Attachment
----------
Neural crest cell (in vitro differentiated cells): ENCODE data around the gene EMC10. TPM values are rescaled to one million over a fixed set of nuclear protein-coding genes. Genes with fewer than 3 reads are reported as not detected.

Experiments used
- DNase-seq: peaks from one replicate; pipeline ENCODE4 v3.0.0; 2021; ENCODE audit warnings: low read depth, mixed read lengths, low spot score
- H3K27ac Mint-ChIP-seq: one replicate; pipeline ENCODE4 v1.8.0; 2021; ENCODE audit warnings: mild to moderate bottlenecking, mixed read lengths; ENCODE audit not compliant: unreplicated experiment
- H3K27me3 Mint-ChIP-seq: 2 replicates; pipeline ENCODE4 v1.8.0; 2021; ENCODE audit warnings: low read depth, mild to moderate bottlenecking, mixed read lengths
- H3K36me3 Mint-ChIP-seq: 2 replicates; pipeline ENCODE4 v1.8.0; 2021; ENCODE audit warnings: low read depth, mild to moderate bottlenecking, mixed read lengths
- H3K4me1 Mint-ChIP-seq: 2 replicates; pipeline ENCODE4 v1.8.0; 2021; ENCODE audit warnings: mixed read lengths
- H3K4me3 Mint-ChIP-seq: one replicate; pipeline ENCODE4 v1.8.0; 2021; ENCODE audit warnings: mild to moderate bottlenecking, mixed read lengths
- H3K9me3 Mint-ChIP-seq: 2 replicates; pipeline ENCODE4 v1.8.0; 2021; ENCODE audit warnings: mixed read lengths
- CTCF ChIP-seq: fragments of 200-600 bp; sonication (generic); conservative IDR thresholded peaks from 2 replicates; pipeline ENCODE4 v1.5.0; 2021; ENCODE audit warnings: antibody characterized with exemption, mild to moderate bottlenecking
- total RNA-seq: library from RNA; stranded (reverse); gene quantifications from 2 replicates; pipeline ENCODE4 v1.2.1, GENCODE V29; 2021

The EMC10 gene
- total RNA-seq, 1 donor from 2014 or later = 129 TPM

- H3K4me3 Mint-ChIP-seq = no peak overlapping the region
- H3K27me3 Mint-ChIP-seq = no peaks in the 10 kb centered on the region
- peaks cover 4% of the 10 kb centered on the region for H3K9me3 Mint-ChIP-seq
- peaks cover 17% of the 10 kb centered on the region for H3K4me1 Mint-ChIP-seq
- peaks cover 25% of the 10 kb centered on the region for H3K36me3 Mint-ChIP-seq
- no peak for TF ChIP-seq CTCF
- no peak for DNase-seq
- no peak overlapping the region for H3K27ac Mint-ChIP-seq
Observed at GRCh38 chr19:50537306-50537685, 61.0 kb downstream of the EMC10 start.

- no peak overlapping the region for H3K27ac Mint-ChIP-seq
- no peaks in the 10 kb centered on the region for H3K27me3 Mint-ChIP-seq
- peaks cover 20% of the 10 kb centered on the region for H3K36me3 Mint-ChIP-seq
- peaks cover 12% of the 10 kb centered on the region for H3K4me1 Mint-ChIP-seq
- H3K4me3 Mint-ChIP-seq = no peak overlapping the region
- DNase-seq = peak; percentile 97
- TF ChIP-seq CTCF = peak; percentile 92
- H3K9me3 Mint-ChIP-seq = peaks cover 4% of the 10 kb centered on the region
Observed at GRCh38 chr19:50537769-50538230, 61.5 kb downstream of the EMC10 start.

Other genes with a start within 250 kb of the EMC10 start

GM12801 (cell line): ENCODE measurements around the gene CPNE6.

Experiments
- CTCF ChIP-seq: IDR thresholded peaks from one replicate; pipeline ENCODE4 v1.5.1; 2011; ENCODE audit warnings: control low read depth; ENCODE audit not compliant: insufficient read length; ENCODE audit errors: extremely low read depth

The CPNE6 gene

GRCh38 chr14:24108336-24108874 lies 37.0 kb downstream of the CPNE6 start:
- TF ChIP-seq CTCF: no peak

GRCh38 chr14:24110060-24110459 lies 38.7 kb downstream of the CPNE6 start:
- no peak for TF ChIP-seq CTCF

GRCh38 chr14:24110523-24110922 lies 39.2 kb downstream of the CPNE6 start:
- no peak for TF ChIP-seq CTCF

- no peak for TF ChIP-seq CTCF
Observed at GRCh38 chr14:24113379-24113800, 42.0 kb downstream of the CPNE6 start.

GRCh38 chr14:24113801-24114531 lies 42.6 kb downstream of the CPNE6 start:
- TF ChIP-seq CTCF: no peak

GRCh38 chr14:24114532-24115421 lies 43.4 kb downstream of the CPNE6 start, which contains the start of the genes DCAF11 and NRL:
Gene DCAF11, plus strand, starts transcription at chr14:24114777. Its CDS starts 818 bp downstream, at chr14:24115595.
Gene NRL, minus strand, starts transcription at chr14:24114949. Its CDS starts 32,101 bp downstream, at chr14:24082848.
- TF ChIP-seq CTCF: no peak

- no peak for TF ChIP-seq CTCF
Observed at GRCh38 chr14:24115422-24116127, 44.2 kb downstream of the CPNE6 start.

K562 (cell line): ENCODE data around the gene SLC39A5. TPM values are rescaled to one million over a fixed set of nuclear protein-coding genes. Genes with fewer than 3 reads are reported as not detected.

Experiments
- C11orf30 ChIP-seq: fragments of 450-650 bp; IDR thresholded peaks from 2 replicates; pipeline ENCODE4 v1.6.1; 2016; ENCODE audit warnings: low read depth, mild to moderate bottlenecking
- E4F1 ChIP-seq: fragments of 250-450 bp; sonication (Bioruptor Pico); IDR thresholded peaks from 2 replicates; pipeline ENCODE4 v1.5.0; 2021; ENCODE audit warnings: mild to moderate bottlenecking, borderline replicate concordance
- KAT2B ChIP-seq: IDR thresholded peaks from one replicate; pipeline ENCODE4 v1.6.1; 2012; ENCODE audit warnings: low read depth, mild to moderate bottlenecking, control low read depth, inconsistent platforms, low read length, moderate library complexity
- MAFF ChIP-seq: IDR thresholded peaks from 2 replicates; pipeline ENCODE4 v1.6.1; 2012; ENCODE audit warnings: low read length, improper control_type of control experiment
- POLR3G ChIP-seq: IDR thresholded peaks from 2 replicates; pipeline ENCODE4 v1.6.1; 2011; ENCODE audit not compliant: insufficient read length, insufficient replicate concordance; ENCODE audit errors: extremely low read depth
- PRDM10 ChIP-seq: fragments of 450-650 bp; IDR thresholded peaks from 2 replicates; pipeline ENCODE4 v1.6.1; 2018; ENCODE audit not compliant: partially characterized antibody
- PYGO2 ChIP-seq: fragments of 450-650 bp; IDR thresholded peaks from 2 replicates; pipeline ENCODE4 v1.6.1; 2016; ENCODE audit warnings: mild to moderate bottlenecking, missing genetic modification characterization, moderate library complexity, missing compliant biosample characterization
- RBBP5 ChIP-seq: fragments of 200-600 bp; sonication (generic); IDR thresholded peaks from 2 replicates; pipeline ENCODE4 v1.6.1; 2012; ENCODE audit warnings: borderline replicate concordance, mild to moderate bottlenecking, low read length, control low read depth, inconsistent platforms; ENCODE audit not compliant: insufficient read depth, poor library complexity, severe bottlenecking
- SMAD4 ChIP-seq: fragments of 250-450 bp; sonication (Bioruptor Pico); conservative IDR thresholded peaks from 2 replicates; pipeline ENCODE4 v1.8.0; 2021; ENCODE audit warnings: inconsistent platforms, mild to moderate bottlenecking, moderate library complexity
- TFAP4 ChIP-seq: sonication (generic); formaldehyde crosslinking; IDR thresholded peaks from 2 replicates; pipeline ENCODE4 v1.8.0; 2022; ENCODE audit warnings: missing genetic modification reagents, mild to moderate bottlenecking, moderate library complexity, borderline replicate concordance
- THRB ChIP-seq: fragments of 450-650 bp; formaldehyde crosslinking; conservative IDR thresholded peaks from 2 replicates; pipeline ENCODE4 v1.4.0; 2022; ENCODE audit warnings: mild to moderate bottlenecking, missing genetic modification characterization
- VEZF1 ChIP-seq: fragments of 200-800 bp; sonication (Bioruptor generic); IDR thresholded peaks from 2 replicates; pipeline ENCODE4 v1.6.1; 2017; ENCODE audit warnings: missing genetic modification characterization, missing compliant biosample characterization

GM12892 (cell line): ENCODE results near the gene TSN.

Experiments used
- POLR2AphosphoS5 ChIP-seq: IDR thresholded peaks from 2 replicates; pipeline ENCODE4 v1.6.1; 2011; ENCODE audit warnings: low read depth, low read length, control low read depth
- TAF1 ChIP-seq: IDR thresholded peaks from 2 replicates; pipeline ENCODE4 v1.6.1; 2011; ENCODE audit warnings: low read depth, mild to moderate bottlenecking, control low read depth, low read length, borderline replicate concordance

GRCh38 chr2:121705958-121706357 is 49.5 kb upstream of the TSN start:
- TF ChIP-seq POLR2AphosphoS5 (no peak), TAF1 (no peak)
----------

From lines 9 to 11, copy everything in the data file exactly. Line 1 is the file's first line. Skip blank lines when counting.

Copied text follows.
- H3K9me3 Mint-ChIP-seq: 2 replicates; pipeline ENCODE4 v1.8.0; 2021; ENCODE audit warnings: mixed read lengths
- CTCF ChIP-seq: fragments of 200-600 bp; sonication (generic); conservative IDR thresholded peaks from 2 replicates; pipeline ENCODE4 v1.5.0; 2021; ENCODE audit warnings: antibody characterized with exemption, mild to moderate bottlenecking
- total RNA-seq: library from RNA; stranded (reverse); gene quantifications from 2 replicates; pipeline ENCODE4 v1.2.1, GENCODE V29; 2021